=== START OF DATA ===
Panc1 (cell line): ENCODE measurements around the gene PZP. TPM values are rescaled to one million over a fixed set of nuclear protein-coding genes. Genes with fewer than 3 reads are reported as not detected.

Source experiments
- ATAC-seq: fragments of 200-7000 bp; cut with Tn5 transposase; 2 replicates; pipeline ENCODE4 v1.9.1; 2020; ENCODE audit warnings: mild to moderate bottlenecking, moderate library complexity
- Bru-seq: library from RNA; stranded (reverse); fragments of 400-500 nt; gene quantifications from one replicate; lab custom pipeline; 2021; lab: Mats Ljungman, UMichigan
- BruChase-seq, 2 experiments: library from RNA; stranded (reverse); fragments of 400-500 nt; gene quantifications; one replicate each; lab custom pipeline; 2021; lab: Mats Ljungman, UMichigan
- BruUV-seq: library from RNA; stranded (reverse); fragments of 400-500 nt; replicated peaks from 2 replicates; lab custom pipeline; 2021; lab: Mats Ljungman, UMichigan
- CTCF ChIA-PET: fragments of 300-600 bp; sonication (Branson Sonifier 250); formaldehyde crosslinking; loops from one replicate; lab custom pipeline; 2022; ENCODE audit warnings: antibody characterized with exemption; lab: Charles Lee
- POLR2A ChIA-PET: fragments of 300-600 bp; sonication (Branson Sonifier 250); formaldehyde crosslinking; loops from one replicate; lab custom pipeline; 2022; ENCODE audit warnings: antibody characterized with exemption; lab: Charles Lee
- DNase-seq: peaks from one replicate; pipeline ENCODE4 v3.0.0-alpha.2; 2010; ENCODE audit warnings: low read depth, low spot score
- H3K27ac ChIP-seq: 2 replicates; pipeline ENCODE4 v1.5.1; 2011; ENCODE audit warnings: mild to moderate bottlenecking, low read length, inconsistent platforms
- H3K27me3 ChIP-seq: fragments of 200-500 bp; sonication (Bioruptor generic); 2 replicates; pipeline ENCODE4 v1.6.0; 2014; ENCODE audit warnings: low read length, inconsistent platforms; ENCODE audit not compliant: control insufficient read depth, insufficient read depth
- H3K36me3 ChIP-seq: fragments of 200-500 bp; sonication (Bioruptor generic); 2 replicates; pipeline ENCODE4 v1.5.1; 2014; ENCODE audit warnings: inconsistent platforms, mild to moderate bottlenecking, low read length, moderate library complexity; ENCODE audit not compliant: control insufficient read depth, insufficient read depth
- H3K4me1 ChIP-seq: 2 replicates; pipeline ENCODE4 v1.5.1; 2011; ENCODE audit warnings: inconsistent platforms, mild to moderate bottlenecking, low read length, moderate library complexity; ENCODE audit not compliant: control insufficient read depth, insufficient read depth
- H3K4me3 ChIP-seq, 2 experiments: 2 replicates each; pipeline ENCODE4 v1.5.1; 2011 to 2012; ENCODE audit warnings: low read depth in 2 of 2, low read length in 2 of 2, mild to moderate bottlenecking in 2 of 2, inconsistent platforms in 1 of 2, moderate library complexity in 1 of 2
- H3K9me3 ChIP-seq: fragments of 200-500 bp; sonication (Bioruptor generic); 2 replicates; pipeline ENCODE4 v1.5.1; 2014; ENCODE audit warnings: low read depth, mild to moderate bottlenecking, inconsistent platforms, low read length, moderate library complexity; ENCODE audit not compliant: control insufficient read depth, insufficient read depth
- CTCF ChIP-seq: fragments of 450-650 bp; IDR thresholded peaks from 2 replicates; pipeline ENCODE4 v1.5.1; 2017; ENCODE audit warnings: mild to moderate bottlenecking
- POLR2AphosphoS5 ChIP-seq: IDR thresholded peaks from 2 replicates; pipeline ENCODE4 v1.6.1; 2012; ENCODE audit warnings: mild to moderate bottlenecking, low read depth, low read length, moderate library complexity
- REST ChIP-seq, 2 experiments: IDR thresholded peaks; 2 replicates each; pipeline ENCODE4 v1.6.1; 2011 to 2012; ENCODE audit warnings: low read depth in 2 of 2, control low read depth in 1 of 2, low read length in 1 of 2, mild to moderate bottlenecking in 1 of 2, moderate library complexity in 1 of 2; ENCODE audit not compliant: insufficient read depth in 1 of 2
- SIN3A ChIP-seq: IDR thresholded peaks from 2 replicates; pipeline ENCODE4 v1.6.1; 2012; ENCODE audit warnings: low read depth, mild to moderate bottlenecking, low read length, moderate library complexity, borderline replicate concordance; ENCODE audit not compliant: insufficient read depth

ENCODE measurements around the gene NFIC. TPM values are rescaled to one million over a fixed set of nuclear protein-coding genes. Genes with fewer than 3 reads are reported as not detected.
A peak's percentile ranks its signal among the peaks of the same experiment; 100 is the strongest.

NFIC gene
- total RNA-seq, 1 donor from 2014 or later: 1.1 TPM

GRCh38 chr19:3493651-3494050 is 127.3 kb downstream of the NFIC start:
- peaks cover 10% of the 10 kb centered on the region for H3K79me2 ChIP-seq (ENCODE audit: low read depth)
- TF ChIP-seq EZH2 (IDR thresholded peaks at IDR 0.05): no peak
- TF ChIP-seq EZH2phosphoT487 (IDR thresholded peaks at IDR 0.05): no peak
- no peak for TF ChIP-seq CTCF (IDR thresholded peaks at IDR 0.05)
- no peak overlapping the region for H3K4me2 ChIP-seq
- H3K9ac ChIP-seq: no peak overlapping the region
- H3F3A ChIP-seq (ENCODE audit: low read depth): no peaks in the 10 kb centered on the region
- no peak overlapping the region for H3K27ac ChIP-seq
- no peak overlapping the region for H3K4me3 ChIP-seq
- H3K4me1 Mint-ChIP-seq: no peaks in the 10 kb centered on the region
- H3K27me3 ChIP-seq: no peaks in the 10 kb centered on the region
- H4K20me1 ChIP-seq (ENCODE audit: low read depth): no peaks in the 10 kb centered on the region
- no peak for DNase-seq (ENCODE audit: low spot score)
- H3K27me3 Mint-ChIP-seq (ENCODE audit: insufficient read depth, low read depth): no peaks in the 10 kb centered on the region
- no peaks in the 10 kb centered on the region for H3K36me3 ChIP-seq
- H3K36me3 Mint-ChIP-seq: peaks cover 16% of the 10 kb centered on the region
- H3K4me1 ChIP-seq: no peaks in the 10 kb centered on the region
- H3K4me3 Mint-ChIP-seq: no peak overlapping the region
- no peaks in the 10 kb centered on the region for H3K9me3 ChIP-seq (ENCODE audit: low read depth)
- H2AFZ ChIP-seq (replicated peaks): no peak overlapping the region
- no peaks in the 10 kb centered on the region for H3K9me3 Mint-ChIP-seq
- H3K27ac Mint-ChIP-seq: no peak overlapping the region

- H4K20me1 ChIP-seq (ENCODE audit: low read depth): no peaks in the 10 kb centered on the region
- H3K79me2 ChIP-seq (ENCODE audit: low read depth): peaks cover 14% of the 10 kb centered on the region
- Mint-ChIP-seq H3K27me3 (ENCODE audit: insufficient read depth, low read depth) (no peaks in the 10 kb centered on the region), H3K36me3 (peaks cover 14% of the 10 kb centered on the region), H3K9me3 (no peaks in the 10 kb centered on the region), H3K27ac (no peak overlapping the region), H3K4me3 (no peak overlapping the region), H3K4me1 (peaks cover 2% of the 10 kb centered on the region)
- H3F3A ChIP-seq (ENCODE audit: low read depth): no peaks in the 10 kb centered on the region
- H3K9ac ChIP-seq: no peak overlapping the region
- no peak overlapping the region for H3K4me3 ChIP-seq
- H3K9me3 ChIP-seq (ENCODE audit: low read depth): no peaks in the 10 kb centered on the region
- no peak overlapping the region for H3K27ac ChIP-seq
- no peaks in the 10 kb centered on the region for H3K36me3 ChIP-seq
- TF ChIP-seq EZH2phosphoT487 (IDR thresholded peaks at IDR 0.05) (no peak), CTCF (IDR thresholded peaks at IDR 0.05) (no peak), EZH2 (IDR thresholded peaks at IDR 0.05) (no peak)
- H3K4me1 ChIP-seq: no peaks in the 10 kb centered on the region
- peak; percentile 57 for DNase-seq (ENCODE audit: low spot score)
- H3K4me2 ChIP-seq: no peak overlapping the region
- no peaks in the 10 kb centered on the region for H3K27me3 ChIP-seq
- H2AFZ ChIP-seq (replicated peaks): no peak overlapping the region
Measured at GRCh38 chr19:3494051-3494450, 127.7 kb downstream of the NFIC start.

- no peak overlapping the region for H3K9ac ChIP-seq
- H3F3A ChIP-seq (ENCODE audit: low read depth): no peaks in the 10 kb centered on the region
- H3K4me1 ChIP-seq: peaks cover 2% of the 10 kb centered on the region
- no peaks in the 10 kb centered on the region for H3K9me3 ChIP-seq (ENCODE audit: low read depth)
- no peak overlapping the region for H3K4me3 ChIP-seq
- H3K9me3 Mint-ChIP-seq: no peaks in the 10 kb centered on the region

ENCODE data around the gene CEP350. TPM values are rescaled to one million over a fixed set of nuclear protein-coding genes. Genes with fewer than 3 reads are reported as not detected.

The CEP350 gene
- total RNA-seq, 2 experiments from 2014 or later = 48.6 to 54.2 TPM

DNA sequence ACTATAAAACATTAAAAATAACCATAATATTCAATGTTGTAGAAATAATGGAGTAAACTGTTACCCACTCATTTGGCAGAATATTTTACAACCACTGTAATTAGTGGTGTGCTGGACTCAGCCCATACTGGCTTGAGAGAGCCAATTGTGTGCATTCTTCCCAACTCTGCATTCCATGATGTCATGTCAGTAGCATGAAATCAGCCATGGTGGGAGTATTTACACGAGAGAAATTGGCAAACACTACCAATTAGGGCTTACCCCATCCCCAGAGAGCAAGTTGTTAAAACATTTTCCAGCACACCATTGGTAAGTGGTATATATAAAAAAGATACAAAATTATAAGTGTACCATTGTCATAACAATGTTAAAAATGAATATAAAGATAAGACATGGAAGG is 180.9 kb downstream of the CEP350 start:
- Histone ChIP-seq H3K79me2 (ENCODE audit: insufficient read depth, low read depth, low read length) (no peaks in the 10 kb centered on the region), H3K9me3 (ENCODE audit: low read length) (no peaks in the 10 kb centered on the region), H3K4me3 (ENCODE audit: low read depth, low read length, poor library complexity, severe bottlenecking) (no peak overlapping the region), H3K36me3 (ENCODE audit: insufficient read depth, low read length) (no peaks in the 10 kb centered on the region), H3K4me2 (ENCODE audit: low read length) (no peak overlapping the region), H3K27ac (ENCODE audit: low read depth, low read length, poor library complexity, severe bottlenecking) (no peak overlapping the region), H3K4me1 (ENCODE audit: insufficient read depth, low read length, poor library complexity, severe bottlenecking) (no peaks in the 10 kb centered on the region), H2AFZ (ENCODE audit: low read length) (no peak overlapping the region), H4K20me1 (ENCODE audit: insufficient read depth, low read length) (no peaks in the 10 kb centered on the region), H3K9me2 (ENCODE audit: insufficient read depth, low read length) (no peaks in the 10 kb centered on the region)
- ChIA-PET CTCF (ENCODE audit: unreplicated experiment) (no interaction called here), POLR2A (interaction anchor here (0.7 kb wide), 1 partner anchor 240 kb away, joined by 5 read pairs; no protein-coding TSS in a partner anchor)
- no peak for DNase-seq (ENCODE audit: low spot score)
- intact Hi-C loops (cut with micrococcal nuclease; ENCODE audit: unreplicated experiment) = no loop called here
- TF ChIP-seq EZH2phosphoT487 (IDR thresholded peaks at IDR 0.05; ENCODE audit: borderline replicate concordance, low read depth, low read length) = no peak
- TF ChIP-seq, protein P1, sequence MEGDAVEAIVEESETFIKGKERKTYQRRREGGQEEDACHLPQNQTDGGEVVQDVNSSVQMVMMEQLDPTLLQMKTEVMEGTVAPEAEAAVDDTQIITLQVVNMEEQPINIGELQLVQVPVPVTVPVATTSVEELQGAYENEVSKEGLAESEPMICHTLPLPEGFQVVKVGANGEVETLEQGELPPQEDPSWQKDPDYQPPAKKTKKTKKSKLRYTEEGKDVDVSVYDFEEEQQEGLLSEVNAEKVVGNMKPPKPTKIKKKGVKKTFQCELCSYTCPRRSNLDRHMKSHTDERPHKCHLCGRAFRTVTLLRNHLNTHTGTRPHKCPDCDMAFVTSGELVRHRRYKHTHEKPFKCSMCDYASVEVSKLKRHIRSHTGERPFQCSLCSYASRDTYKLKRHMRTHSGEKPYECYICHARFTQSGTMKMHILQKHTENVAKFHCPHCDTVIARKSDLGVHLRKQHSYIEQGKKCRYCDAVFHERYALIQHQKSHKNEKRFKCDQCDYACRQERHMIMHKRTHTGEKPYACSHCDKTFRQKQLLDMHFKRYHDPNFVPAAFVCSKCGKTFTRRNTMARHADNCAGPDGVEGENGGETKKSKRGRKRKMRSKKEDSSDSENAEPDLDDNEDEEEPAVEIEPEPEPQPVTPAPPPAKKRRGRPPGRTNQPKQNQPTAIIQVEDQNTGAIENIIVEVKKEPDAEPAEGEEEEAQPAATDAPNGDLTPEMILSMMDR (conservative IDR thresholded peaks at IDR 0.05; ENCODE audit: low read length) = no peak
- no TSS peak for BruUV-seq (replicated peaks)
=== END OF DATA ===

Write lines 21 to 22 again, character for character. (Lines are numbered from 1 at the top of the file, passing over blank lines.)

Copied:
A peak's percentile ranks its signal among the peaks of the same experiment; 100 is the strongest.

NFIC gene